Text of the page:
One of the major winter crops grown in South Dakota is winter wheat, with winter rye and triticale making only a minor contribution. According to U.S. Department of Agriculture National Agricultural Statistics Service (USDA NASS), about 830,000 acres were seeded to winter wheat in the fall of 2022. Due to extreme drought, many producers who had plans to grow winter wheat were forced to change their mind in 2022. After an extremely dry year, we are seeing significantly higher than average winter precipitation, which is much needed and will likely help replenish our soil moisture levels for upcoming season.
In normal circumstances, wheat seedlings after gradual acclimation to cooler fall temperatures go into dormancy and remain dormant through the winter months. Once the temperatures start rising again in the spring, wheat plants start to regrow or “green up.” During the overwintering process, snow plays an important role, as it not only provides the insulation needed to regulate the extreme fluctuations of air temperatures, but also adds soil moisture as it melts. However, instant melting (due to sudden rise in temperatures) may create water-logged or flooded field conditions, especially in the low spots, which could be a worrying scenario.
Understanding Flood Impacts
One question that usually comes up is, “How does the spring flooding impact winter wheat survival?” Plants in general get affected by water-logged conditions due to lack of oxygen. One of the most-important factors in oxygen depletion is temperature: higher rate of oxygen depletion occurs in higher temperatures. Plants can experience severe flooding injuries in submerged conditions of 48 to 96 hours during summer months. Research shows, when temperature is above 65 degrees Fahrenheit, flooding conditions can be lethal in as few as 48 hours. In South Dakota, in current conditions, with a significant amount of snow still left on the ground and average daily temperatures lower than average, it is safe to say that most of the winter wheat plants are still dormant. While in dormancy, plants don’t require as much oxygen as actively growing plants and can tolerate flood conditions for more-prolonged periods. Another factor that can affect the winter wheat growth is the ice build-up due to freeze-thaw cycles, which can completely block the gas exchange process.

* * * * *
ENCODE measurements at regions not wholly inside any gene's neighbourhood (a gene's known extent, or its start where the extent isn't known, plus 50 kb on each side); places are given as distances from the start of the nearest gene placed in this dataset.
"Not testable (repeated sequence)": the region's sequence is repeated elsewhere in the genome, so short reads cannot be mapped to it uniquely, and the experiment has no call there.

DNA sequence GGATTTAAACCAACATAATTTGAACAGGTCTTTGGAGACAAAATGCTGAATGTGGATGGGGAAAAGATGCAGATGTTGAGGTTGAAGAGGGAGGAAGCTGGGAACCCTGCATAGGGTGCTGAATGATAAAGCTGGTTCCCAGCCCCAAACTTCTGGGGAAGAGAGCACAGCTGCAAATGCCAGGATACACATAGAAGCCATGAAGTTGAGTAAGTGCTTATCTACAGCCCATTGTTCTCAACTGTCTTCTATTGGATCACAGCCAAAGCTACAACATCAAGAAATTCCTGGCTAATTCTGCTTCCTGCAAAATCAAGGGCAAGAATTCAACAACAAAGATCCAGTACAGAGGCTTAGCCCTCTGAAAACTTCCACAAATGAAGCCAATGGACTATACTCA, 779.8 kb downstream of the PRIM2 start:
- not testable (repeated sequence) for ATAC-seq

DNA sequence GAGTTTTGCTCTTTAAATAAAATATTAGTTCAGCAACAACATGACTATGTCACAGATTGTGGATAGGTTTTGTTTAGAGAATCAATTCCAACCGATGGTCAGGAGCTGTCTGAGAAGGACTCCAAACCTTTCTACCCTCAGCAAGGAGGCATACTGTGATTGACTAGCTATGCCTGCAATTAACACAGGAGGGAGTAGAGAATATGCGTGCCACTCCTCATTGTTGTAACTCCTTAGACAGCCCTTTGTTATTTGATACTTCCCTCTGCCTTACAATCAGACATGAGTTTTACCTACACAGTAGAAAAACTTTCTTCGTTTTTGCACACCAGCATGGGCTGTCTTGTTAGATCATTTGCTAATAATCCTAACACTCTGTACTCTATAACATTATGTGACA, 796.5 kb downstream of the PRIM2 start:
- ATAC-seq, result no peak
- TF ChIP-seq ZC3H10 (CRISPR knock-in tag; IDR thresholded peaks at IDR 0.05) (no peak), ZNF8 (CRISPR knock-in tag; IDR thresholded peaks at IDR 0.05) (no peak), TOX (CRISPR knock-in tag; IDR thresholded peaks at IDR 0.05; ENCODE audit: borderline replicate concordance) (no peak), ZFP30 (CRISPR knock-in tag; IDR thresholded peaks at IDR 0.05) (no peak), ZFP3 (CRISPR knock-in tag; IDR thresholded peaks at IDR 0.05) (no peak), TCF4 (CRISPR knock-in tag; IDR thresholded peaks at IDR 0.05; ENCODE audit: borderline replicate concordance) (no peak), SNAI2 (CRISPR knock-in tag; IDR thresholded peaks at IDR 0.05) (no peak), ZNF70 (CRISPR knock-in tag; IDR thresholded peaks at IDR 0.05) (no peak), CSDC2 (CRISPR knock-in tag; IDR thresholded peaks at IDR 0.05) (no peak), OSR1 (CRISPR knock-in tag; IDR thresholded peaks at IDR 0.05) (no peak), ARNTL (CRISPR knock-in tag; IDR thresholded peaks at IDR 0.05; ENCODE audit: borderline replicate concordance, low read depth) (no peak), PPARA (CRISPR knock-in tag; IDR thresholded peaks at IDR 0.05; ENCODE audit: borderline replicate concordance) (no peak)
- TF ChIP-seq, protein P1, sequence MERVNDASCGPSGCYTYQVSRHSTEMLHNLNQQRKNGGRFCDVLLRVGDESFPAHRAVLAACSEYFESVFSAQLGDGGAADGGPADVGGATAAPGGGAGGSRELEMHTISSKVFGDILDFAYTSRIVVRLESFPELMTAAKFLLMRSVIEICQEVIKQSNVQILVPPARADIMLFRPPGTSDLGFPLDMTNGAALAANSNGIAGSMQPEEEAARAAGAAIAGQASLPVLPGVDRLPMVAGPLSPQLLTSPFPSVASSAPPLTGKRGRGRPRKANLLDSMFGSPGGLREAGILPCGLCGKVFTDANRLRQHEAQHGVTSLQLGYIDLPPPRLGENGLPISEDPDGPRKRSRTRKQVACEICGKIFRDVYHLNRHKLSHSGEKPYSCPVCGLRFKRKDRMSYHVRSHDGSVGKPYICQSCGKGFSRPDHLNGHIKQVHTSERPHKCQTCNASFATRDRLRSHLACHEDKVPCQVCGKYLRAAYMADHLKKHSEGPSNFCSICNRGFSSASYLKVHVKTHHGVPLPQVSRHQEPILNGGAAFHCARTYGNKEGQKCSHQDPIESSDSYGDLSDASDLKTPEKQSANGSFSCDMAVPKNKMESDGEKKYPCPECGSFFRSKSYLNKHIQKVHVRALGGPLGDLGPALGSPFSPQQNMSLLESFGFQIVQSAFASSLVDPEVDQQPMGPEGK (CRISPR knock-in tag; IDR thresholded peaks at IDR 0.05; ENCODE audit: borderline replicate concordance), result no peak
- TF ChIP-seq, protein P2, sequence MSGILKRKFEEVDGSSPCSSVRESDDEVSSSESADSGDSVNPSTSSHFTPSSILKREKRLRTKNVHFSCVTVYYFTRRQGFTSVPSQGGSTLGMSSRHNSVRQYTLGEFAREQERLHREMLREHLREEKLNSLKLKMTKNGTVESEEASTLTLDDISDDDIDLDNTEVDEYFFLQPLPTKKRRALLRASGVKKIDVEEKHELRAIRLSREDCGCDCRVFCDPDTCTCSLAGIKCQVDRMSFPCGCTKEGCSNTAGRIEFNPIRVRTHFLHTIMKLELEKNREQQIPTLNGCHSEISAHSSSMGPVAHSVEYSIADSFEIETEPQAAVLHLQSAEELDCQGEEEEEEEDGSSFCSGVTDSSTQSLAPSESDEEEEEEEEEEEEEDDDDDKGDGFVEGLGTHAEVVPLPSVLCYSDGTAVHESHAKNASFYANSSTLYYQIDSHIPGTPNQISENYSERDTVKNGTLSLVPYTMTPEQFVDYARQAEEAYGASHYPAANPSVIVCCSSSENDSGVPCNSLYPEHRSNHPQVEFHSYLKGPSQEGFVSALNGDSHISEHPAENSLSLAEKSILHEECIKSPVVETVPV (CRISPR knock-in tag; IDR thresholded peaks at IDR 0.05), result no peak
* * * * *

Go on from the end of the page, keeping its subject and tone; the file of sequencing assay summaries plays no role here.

Spring flooding can generally impact other factors, such as root growth, disease incidence, and soil fertility. Although, nitrogen can denitrify and leach beyond the root zone in flooded conditions, the rate of denitrification is significantly slower in cooler temperatures than during summer months.
Inspecting Your Fields
Every winter, growers are curious if their winter wheat will survive the winter; and like with any other winter crop, there is no easy way to find out if all or any wheat plants survived. One way to find out is to inspect the field after plants start to regrow or “green up” with the rise in daily temperatures. Another indoor method outlined below can be used prior to greening up to estimate the extent of the damage in the field.
- Dig up whole plants from the suspected area at least three inches beneath the soil surface containing the plant crown.
- Bring plant samples to room temperature to thaw out.
- Wash off soil from the roots using cool water.
- Cut off fall growth to within 1 inch above the crown and roots below the crown.
- Rinse the crowns with cool water.
- Place 10 wet crowns in a plastic bag, inflate the bag, and tie shut.
- Place the bags in a lighted room, but not in direct sunlight.
- Check the crowns in two days, rinse with cool water, and re-inflate the bag.
- After four days, the crown should show about two inches of new growth.
- Plants that do not show any growth after six days can be considered dead when estimating survival.
Flood Impacts Winter Wheat. J. Ransom, North Dakota State University Extension.